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To think that having sympathy for killers and criminals has gone too far?

(23 Posts)
jeanvaljean Mon 08-Oct-12 10:09:37

Yesterday I was talking to an acquaintance who has very strong views on non-violence. She firstly brought up the subject of Abu Hamza and how 'disgusting' it was that he had been extradited to the 'wicked' US. This absolutely appalled her. She was particularly furious that his hook had been removed (?) - she seemed to think it was some sort of vindictive act of a spiteful state. I said that due process had been followed and personally I felt he should have been extradited a long time ago, and that the UK has been more than fair to him. I didn't know about the hook thing but I suggested it was to stop him hurting himself or other people, just as they probably removed his shoelaces.

She then said 'What about the man who killed those two policewomen - I thought that was awful', yes I agreed that was terrible, she said 'That poor man - I hope the police treated him properly, they could hurt him! How do they know he even did it?'. After I picked my jaw off the floor I replied that he it seems very clear that he was the perpetrator, and that he had handed himself in and I'm sure the police didn't treat him any differently to anyone else. Then I asked her if she had more sympathy for him than the 2 women he killed? After a long pause she said 'Maybe not more, but just as much'.

Warming to her barmy theme, she then moved on to Anders Brevik. I thought she couldn't possibly have the same view of someone who killed 80 people, most of them children. But no, she excelled herself even here - she felt sorry for him, he was a 'lost soul'. She was very reluctant to express any sympathy for his victims, or their relatives, and it was clear she really felt more for him than them.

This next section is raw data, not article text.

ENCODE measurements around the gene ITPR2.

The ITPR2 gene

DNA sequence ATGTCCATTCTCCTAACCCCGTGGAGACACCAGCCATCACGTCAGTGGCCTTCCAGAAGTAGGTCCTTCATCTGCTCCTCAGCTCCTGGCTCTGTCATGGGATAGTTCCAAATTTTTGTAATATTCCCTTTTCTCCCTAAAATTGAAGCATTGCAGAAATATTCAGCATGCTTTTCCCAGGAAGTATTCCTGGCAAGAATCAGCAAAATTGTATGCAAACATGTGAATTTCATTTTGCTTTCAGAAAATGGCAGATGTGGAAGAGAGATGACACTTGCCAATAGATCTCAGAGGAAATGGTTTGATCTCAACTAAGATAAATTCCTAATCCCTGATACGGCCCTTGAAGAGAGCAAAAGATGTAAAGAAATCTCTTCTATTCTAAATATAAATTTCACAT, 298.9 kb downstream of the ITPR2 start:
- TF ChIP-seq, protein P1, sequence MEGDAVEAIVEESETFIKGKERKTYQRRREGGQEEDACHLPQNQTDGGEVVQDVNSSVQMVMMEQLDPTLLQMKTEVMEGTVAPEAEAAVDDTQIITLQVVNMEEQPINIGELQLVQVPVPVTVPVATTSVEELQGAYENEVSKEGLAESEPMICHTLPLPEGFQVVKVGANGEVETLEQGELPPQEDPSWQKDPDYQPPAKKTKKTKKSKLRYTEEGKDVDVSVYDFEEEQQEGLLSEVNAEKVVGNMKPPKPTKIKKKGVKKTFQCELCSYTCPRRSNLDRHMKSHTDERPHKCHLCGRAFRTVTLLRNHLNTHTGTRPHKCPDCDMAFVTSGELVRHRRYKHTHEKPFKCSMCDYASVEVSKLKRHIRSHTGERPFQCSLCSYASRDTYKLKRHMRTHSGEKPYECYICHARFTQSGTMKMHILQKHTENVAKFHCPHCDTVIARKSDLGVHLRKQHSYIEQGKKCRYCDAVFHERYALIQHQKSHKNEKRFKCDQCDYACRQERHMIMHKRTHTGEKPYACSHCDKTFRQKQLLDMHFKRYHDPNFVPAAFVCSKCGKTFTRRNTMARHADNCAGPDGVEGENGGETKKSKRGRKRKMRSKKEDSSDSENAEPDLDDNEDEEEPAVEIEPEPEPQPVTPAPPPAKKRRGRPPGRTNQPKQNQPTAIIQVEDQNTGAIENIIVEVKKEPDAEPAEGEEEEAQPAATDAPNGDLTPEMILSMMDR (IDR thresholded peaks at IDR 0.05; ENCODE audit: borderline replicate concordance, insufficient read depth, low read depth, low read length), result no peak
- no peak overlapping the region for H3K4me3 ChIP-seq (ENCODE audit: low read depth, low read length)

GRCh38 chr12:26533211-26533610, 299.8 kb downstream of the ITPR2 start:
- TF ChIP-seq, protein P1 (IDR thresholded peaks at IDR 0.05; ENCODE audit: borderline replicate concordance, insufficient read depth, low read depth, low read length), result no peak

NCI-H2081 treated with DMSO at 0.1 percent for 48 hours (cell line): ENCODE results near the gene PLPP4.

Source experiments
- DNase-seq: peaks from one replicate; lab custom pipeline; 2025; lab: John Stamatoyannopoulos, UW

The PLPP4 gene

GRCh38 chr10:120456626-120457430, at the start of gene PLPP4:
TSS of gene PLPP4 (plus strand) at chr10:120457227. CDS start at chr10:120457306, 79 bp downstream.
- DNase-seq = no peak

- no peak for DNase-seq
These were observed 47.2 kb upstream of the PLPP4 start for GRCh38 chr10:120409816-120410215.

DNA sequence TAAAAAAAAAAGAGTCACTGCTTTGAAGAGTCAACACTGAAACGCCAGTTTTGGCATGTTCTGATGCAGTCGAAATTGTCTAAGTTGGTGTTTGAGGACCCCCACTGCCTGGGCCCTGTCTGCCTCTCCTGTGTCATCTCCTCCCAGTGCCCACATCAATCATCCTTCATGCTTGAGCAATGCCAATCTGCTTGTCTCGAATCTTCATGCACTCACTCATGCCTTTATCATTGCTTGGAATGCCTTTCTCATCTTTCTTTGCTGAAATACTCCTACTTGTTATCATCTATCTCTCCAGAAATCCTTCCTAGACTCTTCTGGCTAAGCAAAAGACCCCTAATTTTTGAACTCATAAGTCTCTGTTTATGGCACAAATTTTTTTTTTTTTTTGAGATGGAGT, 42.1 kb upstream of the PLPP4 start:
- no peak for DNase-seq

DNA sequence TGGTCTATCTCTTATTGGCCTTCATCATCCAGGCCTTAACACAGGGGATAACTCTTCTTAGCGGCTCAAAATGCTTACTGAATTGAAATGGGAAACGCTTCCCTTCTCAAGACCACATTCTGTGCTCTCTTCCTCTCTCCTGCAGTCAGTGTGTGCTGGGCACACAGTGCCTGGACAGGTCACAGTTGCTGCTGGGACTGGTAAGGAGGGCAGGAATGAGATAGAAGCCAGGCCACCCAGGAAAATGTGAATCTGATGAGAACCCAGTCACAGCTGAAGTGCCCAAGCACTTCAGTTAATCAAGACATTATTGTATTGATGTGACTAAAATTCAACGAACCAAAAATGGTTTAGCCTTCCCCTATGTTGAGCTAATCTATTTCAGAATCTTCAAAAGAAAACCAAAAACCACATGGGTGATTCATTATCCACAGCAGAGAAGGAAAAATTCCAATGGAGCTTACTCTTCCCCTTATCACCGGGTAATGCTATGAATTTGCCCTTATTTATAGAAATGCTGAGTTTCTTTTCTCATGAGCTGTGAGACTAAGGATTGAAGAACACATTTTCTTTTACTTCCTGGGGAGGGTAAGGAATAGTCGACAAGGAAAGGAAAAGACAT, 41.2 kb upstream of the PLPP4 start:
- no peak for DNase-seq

Now obviously these are all complex issues, and the reasons criminals behave in the way they do are manifold. But while I think we must seek to understand why people have chosen to commit heinous acts I draw the line at feeling sympathy for them.

I didn't think people like her existed and I'm now wondering if some of the more puzzling decisions by courts relating to criminals, and particularly human rights decisions on criminal asylum seekers, can be explained by people like her. This phenomenon of dismissing the victims, the victims relatives, and the affront to our whole society, to concentrate wholly on the 'poor' perpetrator whose rights may be violated must be down to people like her in positions of power in the legal system.

I wonder if their motivation is a kind of 'holier than thou' feeling they get because they are so Jesus-like they can feel more sympathy for criminals than victims. It's perverse.

AIBU to think this is very worrying? And AIBU to think she was off her rocker?!

MrsjREwing Mon 08-Oct-12 10:12:32

I am glad he is gone.

I think to supply some sort of device to help the man piss for himself is the sign of a civilised society.

AMumInScotland Mon 08-Oct-12 10:30:27

I don't think your aquaintance's point of view is usual - most people are still pretty quick to condemn the criminal, even before they've been convicted. Even people who say "they must have been damaged by their early life to do such a thing" don't tend to feel more concern for the criminal than for the victim.